This term describes a range of congenital foot abnormalities in which the foot is twisted out of shape or position, keeping it from moving up and down.
Clubfoot describes a range of foot abnormalities usually present at birth (congenital) in which your baby's foot is twisted out of shape or position. In clubfoot, the tissues connecting the muscles to the bone (tendons) are shorter than usual. Clubfoot is a fairly common birth defect and is usually an isolated problem for an otherwise healthy newborn.
Clubfoot can be mild or severe. About half of children with clubfoot have it in both feet. If your child has clubfoot, it will make it harder to walk normally, so doctors generally recommend treating it soon after birth.
Doctors are usually able to treat clubfoot successfully without surgery, though sometimes children need follow-up surgery later on.
If your child has clubfoot, here's what it might look like:
Despite its look, clubfoot itself doesn't cause any discomfort or pain.
More than likely your doctor will notice clubfoot soon after your child is born, based on appearance. Your doctor can advise you on the most appropriate treatment or refer you to a doctor who specializes in bone and muscle problems (pediatric orthopedist).
The cause of clubfoot is unknown (idiopathic), but it may be a combination of genetics and environment.
Boys are about twice as likely to develop clubfoot than girls are.
Risk factors include:
Clubfoot typically doesn't cause any problems until your child starts to stand and walk. If the clubfoot is treated, your child will most likely walk fairly normally. He or she may have some difficulty with:
However, if not treated, clubfoot causes more-serious problems. These can include:
Because doctors don't know what causes clubfoot, you can't completely prevent it. However, if you're pregnant, you can do things to limit your baby's risk of birth defects, such as:
Most commonly, a doctor recognizes clubfoot soon after birth just from looking at the shape and positioning of the newborn's foot. Occasionally, the doctor may request X-rays to fully understand how severe the clubfoot is, but usually X-rays are not necessary.
It's possible to clearly see most cases of clubfoot before birth during a routine ultrasound exam in week 20 of pregnancy. While nothing can be done before birth to solve the problem, knowing about the condition may give you time to learn more about clubfoot and get in touch with appropriate health experts, such as a pediatric orthopedic surgeon and a genetics counselor.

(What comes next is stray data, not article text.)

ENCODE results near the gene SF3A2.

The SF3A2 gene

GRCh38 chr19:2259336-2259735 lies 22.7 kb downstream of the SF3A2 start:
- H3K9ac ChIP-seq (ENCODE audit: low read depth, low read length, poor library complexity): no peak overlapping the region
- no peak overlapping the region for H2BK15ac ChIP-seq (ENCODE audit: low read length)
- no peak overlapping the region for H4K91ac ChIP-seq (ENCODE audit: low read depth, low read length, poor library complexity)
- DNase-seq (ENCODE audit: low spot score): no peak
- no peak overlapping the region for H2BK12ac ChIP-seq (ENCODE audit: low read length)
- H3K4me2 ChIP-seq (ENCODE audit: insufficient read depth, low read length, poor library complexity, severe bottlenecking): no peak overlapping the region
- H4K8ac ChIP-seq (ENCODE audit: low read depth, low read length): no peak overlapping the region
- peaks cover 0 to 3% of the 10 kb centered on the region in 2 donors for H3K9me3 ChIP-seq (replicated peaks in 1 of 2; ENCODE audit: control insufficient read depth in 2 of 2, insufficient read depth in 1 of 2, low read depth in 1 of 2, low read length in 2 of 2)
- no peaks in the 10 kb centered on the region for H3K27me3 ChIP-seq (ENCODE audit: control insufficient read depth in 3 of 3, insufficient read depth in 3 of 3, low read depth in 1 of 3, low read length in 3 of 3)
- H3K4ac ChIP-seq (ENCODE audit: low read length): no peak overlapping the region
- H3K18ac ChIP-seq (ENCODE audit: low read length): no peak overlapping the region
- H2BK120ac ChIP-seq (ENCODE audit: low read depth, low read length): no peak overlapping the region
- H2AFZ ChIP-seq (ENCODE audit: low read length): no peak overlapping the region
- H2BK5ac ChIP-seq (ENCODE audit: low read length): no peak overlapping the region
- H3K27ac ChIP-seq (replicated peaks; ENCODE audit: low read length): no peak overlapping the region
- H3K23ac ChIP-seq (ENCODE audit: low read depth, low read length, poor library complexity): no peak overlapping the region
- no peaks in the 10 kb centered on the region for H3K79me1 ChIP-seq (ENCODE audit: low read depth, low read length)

Because your newborn's bones, joints and tendons are very flexible, treatment for clubfoot usually begins in the first week or two after birth. The goal of treatment is to improve the way your child's foot looks and works before he or she learns to walk, in hopes of preventing long-term disabilities.
Treatment options include:
This is the most common treatment for clubfoot. Your doctor will:
After the shape of your baby's foot is realigned, you'll need to maintain it with one or more of the following:
For this method to be successful, you'll need to apply the braces according to your doctor's directions so that the foot doesn't return to its original position. The main reason this procedure sometimes doesn't work is because the braces are not used as directed.
If your baby's clubfoot is severe or doesn't respond to nonsurgical treatments, more-invasive surgery may be needed. An orthopedic surgeon can lengthen or reposition tendons and ligaments to help ease the foot into a better position. After surgery, your child will be in a cast for up to two months, and then need to wear a brace for a year or so to prevent the clubfoot from coming back.
Even with treatment, clubfoot may not be totally correctable. But in most cases, babies who are treated early grow up to wear ordinary shoes and lead full, active lives.
If your baby is born with clubfoot, he or she will likely be diagnosed soon after birth. In some cases, your baby's doctor may refer you to a pediatric orthopedist.
If you have time before meeting with your child's doctor, make a list of questions to ask. These may include:
In addition, tell your doctor:
Preparing and anticipating questions will help you make the most of your time with the doctor.
December 24th, 2020